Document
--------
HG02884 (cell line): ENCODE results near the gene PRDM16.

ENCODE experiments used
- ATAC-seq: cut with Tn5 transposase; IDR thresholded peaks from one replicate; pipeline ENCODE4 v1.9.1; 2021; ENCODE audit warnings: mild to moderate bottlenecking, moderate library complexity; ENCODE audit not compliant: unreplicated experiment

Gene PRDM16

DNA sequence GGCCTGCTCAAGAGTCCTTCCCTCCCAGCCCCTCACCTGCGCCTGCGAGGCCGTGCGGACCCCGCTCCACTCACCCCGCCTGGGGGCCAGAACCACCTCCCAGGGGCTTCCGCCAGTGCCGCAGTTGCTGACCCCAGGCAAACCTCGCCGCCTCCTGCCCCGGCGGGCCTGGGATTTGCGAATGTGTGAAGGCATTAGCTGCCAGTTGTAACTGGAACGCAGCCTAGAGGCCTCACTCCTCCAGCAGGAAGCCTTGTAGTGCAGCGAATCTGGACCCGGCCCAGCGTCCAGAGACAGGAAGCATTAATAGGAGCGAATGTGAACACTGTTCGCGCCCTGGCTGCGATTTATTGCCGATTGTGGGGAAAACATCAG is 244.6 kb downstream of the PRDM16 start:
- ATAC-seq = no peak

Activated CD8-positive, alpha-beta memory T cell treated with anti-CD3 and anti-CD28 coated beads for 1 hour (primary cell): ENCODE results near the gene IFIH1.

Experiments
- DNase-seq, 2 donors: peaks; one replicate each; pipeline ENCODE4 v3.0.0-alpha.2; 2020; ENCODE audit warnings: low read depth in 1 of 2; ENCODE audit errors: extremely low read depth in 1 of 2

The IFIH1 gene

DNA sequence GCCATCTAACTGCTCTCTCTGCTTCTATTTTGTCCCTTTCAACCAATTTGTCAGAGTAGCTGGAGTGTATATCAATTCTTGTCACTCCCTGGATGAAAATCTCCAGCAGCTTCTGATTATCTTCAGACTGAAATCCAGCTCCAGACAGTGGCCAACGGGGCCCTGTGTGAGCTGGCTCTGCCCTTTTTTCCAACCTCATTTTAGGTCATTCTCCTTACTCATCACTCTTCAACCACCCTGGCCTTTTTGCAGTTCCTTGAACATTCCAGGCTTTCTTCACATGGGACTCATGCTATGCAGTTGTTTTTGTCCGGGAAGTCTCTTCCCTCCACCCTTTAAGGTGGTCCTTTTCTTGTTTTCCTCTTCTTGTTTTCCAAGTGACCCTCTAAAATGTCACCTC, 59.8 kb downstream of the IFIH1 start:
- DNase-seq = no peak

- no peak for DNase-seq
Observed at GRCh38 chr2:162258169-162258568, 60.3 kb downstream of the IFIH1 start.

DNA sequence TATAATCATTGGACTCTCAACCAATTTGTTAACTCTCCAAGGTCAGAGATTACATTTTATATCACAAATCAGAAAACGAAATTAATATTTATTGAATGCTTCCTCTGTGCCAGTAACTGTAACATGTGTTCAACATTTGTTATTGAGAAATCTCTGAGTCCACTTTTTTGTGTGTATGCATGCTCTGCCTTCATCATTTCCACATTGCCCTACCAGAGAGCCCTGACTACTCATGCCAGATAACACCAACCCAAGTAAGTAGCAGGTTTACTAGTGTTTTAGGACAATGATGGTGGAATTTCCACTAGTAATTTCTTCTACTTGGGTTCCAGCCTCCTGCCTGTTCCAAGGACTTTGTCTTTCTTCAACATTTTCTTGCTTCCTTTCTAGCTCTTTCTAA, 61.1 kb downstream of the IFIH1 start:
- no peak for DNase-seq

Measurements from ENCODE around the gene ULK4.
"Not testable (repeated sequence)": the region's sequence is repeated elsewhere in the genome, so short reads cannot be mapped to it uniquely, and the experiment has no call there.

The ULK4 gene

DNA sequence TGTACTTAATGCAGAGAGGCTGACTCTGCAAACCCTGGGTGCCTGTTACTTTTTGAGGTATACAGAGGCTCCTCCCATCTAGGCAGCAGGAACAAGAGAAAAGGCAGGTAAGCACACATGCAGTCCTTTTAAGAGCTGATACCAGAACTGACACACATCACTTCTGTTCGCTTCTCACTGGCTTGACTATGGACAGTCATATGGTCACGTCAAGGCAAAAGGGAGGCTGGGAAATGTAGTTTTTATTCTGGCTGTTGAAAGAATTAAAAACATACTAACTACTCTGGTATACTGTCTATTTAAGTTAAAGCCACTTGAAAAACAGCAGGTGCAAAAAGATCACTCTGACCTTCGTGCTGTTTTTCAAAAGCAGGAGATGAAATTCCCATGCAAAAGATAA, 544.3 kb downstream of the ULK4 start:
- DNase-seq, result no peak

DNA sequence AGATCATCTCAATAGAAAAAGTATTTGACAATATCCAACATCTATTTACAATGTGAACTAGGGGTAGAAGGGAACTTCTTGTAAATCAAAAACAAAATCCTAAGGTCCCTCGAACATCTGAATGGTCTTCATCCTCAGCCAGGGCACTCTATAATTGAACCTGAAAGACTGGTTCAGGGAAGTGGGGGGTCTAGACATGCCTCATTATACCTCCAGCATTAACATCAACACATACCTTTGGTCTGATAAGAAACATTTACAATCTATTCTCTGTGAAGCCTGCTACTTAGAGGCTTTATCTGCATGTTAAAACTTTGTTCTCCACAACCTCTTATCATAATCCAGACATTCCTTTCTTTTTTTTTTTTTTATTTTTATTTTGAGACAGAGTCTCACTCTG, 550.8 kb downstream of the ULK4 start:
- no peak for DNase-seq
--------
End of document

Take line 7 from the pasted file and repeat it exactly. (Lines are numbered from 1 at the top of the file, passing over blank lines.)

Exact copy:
Activated CD8-positive, alpha-beta memory T cell treated with anti-CD3 and anti-CD28 coated beads for 1 hour (primary cell): ENCODE results near the gene IFIH1.